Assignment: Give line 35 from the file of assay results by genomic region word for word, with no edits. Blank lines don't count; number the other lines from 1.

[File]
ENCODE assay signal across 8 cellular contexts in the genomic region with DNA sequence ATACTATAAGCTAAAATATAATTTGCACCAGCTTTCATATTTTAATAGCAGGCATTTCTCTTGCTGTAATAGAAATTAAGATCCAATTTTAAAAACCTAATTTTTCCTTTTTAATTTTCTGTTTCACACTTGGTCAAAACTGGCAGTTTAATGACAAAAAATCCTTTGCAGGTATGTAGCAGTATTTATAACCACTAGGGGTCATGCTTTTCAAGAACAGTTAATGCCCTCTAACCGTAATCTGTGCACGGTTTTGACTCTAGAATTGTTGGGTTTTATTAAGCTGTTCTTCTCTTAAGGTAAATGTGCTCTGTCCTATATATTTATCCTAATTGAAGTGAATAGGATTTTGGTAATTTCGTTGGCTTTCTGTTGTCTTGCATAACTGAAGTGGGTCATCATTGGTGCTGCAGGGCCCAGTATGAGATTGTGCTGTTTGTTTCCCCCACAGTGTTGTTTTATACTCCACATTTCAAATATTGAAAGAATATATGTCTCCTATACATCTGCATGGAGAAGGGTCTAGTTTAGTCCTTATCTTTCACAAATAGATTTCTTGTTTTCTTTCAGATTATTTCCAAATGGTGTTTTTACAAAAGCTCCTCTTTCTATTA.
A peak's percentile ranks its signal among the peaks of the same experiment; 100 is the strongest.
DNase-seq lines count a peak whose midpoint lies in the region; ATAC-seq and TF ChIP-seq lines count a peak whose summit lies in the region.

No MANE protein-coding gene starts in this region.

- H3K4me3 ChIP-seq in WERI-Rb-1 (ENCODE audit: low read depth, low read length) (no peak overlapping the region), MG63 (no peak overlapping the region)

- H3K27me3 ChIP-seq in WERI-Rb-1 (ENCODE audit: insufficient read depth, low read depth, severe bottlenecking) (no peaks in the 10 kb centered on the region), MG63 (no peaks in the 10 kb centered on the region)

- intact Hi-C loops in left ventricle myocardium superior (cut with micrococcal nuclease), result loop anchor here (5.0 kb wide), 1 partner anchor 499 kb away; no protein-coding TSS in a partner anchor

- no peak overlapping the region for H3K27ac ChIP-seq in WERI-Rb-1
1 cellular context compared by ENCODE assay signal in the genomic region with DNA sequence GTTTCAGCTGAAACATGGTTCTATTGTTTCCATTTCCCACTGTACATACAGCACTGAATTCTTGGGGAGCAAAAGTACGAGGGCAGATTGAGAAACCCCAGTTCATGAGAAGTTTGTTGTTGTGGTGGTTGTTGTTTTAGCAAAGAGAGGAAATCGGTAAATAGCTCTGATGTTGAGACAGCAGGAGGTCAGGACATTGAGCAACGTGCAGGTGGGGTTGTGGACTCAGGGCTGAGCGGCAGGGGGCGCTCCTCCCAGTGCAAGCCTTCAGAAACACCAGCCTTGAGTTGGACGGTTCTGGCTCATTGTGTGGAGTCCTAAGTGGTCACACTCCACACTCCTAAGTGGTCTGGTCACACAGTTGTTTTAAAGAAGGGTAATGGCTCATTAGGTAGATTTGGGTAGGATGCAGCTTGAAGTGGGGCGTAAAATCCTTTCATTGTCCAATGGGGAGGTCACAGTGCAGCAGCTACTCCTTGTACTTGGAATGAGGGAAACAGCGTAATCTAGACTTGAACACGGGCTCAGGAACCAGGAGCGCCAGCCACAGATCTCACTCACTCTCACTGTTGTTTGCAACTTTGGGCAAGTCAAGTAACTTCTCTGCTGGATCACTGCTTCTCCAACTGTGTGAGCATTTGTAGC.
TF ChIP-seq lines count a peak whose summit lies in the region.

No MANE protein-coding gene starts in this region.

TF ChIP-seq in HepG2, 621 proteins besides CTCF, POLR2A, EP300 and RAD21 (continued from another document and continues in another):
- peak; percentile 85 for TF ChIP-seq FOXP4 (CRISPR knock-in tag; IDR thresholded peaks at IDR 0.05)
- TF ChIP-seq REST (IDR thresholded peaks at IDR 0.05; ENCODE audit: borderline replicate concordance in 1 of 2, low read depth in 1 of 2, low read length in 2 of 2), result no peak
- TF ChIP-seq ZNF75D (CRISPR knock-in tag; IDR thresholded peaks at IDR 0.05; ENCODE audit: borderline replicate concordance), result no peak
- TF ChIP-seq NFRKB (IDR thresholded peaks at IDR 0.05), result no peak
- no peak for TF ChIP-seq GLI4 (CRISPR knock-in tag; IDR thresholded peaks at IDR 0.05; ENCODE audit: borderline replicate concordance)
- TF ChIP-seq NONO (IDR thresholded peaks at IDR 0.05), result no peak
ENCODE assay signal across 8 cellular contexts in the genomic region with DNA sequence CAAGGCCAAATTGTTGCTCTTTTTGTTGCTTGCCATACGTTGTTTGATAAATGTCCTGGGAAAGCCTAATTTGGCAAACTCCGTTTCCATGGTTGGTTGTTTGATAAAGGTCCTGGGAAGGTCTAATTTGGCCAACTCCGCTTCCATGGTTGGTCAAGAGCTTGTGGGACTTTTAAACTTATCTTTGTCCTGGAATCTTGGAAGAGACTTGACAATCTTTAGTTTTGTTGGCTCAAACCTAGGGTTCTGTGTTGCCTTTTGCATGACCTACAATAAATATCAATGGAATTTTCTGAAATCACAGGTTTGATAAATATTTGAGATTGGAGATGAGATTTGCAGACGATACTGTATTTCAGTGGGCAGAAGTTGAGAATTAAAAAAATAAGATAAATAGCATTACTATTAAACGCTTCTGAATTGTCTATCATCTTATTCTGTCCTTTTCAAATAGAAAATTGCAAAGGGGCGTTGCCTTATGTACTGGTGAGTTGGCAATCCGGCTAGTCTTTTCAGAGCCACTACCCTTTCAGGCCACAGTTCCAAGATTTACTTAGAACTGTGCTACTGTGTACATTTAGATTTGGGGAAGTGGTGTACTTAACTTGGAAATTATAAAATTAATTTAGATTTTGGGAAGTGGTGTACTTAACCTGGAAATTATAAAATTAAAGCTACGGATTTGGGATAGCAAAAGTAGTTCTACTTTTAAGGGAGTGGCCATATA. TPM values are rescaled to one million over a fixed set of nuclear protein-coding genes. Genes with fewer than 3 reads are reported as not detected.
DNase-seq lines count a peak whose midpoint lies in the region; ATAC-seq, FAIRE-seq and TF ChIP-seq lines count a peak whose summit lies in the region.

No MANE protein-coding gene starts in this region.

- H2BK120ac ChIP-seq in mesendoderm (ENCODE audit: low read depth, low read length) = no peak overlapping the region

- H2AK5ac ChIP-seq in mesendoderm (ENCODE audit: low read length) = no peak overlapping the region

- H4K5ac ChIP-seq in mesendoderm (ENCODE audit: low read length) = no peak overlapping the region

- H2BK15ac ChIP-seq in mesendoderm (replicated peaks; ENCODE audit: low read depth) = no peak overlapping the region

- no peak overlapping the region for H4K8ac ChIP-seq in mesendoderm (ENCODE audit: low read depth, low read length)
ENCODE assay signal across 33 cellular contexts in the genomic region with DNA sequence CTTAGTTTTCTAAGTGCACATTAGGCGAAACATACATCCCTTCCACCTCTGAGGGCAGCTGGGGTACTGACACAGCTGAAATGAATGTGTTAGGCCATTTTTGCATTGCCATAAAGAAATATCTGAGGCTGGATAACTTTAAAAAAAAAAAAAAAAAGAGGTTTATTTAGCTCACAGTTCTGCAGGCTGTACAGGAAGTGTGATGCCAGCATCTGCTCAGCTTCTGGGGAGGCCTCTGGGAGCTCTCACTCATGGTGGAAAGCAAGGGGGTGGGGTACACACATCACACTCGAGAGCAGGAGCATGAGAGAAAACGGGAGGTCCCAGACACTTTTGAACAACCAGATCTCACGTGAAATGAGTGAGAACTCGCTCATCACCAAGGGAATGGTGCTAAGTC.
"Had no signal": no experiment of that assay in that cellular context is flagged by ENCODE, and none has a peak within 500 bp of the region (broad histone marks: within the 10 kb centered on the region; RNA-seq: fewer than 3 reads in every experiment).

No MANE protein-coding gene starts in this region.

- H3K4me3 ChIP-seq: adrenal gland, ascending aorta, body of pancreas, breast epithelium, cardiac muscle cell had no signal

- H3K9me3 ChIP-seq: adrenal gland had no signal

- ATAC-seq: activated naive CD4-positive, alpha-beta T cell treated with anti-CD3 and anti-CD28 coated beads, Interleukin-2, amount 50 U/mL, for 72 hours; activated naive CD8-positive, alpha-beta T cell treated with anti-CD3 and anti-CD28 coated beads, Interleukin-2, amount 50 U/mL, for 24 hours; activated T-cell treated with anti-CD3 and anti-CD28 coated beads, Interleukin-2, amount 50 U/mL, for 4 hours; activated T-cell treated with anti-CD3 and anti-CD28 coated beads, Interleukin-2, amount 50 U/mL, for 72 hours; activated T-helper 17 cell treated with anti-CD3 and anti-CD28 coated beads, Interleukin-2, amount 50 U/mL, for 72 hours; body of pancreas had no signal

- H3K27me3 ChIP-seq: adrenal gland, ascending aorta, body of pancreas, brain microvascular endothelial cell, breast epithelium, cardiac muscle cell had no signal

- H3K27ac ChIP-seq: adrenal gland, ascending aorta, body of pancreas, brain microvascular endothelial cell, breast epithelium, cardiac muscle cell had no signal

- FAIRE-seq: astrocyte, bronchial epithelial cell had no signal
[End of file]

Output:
- FAIRE-seq: astrocyte, bronchial epithelial cell had no signal